In my life, I’ve noticed how the worst possible circumstances can bring about both good and bad changes. When Jim developed dementia, I could only see doom and gloom once I learned how the story was going to end. My heart was broken, and I believed my soul was broken too. I’d always taken for granted that we’d grow old together, and that was swept aside with the tidal wave of disease.
We still had some good times. Although the disease was progressive, we made the most of the time we had when Jim was in the early stages. We traveled, we spent time with family, and life went on as usual for a few years with only the occasional glitch.
Jim’s disease motivated me to become a different person. I became an active volunteer for the Alzheimer’s Association and discovered my mission in life. I found an inner strength that I never suspected existed. It was as if I pushed reset and rebooted my life.
Our world has become an unusual place as a deadly virus forced us to take a pause. Once again, things that we took for granted—going to conferences, concerts, buying everything we needed at the grocery store, going on vacation, hugging friends and family—disappeared like the smog that clouded our cities.
Life is not normal now. I’ve not spent this much time at home since I was a kid and lived twenty miles from nowhere. As they say, life is what happens while we are making plans. I’ve lost track of how many events have been cancelled. The Alzheimer’s Forum in DC was the biggy, but countless other meetings, shopping excursions, girl’s days with my mom and sisters, music practice/programs, and eating out cancelled. Life as I have grown to know it, paused.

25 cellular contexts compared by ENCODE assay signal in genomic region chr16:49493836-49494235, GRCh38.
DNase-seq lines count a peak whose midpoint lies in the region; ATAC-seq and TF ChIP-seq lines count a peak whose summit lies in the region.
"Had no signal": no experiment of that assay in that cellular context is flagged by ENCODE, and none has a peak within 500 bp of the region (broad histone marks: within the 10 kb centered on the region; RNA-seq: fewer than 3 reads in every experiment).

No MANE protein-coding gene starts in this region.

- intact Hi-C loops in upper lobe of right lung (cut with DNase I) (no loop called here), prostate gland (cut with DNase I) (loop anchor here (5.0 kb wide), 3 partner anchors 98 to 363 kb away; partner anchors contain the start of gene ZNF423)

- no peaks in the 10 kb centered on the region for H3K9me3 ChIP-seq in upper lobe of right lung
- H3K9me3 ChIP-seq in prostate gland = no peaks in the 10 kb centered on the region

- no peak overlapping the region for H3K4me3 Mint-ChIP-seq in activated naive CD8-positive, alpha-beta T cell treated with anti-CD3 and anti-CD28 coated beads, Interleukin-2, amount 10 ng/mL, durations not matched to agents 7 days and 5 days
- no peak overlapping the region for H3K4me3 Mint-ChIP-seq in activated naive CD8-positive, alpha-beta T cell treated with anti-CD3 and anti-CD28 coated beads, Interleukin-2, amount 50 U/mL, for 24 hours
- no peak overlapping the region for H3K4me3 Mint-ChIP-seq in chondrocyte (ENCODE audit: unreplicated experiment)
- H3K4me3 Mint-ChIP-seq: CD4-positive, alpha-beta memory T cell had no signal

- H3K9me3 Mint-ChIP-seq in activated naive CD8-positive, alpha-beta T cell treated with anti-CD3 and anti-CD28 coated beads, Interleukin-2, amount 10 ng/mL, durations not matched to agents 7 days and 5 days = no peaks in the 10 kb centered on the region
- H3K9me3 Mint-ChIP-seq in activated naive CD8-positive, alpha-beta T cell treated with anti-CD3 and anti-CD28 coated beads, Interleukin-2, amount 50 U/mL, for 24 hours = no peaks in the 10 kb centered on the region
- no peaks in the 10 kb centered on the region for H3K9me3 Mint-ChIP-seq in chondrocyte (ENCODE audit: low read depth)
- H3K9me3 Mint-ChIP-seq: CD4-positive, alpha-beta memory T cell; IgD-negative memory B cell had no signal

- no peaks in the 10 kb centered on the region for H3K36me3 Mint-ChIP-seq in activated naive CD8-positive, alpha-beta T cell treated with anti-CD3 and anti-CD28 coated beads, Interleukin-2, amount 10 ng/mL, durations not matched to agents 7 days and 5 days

The pandemic has taught us several lessons:
1) Our health care system needs to be overhauled. Doctors and nurses should not die for a lack of PPE.
2) We have to depend on each other to not spread the virus. We must do whatever it takes—social distancing, washing our hands, or simply staying home.
3) People learned the value of home cooking, and without the busy schedules, families gather around the dinner table.
4) Parents discovered the real value of teachers.
5) People have learned creative ways to celebrate and to mourn.
6) The pandemic brought out the best in people—sewing masks, designing and producing face shields, picking up groceries for their neighbors, and showing kindness.
7) The pandemic has brought out the worst in people—hoarding toilet paper (of all things!), throwing their gloves on the ground, blaming others for the virus, ignoring safety measures, and being selfish.
With a drastic change in lifestyle, the earth is healing. The air is cleaner and the earth is rumbling less. (I didn’t know rumbling was a thing!) We’ve found out that our lives were cluttered with things we never needed. Most of us have seen the world around us, and family life in a way that we’ve never seen them before.
Of course, the economic impact is devastating, and people long for life to get back to normal. Lives have been lost to the pandemic, and lives have been saved due to cleaner air, less traffic, and slowing down seasonal flu.
We’ve taken a step back, and after our “pause” our “normal” will be a new normal. It is as if God pushed the reset button.
Copyright © April 2020 by L.S. Fisher